Congress Ignores the Health Benefits of Climate Action…Again

If there’s one thing the Republican-run Congress is good at when it comes to climate change, it’s holding hearings. Hearings to manufacture doubt about the scientific reality of climate change. Hearings to yank funding from scientists who inconveniently keep reinforcing that reality. And hearings like the one yesterday about the Clean Power Plan, which are intended to stymie state and federal action to cut climate-changing pollution.

Is it any wonder only 37 percent of Americans think voters can convince Congress to act on climate?

The refusal to act makes no sense when you consider the clear health benefits associated with cleaning up power plants and other sources of carbon pollution. Harvard, Syracuse University, and Resources for the Future scientists put a dollar figure on those benefits this week, finding in a new study that nearly every county in the U.S. could see at least $1 million in annual health benefits under carbon limits similar to the Clean Power Plan. The national net health and climate benefits could be $33 billion or more in 2020. Most of the value comes from cleaning up smog and soot—one of the positive side effects of limiting carbon from power plants—thereby avoiding thousands of early deaths.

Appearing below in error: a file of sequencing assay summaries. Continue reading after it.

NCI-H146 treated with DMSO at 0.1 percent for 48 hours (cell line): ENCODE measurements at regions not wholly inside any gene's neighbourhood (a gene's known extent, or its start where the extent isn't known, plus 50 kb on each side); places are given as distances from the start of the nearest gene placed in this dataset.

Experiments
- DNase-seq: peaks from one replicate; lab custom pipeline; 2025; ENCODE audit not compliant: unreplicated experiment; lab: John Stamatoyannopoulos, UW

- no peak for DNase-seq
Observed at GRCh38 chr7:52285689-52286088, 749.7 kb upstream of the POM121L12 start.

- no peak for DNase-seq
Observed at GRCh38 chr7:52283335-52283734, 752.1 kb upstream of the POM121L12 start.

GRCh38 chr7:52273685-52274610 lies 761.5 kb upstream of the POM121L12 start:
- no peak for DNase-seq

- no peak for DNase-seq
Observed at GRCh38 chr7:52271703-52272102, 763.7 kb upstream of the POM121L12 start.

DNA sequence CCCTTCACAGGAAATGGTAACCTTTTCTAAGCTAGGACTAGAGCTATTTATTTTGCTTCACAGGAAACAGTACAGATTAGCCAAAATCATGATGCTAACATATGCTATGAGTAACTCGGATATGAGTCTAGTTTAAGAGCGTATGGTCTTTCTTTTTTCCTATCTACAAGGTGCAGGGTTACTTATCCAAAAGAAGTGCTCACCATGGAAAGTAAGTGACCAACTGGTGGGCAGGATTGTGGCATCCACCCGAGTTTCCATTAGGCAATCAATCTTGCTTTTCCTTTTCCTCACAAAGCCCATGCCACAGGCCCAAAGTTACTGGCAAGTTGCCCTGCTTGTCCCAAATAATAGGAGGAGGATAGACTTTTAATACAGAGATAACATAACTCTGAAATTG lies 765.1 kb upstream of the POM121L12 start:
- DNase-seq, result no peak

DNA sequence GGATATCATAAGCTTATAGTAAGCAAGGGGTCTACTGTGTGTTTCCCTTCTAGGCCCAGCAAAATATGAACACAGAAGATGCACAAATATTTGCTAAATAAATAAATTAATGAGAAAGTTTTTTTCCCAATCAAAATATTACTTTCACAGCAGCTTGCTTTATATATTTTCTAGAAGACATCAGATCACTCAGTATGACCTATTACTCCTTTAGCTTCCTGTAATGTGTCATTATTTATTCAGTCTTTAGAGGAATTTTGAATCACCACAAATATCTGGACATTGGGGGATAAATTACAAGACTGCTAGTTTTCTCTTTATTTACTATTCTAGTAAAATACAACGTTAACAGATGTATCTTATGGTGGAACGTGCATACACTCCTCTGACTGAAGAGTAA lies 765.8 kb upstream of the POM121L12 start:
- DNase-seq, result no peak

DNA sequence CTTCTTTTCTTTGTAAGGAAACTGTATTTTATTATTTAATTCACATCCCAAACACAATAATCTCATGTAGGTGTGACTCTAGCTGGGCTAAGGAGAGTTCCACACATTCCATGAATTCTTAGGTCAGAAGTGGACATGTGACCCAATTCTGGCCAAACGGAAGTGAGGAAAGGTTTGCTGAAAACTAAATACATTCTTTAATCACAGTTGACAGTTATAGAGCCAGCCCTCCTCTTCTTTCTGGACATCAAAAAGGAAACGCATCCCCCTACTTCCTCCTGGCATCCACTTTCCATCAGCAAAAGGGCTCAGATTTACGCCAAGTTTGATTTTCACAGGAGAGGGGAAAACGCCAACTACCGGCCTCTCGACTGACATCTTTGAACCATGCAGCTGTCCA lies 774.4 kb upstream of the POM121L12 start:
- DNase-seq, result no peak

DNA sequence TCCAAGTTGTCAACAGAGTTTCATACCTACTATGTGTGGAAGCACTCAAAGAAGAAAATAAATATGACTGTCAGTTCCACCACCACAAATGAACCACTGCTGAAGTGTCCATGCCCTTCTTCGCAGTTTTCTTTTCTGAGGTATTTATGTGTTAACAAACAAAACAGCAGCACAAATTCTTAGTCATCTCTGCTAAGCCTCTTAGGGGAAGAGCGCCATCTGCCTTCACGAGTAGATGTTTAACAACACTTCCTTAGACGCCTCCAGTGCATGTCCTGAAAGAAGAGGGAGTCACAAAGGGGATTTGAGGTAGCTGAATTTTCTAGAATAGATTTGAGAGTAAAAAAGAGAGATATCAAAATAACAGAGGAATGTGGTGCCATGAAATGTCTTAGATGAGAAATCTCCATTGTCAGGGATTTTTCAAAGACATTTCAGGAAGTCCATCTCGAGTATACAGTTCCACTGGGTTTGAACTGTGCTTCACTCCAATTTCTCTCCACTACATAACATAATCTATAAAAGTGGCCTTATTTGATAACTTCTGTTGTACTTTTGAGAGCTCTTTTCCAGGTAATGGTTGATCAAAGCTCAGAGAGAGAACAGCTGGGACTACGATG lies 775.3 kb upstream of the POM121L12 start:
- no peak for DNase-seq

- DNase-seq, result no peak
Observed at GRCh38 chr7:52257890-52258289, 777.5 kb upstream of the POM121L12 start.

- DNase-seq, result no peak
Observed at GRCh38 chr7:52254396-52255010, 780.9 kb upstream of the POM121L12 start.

These findings are broadly consistent with the U.S. Environmental Protection Agency’s analysis of the final Clean Power Plan: $34 billion to $54 billion in health and climate benefits in 2030, versus $8.4 billion in costs. As the authors of the new study point out, however, their estimates are on the low side. The scientists only considered a subset of the health benefits associated with less smog and soot, leaving out costly conditions like asthma. They also did not include the benefits of minimizing threats from climate change like heat-related deaths or diseases spread by ticks and mosquitos. Finally, the scientists only calculated net benefits in the first year of a decade-long standard, when implementation costs are highest and benefits are just starting to accrue. As policies like the Clean Power Plan ramp up over time, there will be more and more daylight between benefits and costs.

The U.S. is moving forward on clean energy. State and federal leaders who care about the health of the people they represent should keep that momentum going, rather than standing in the way.

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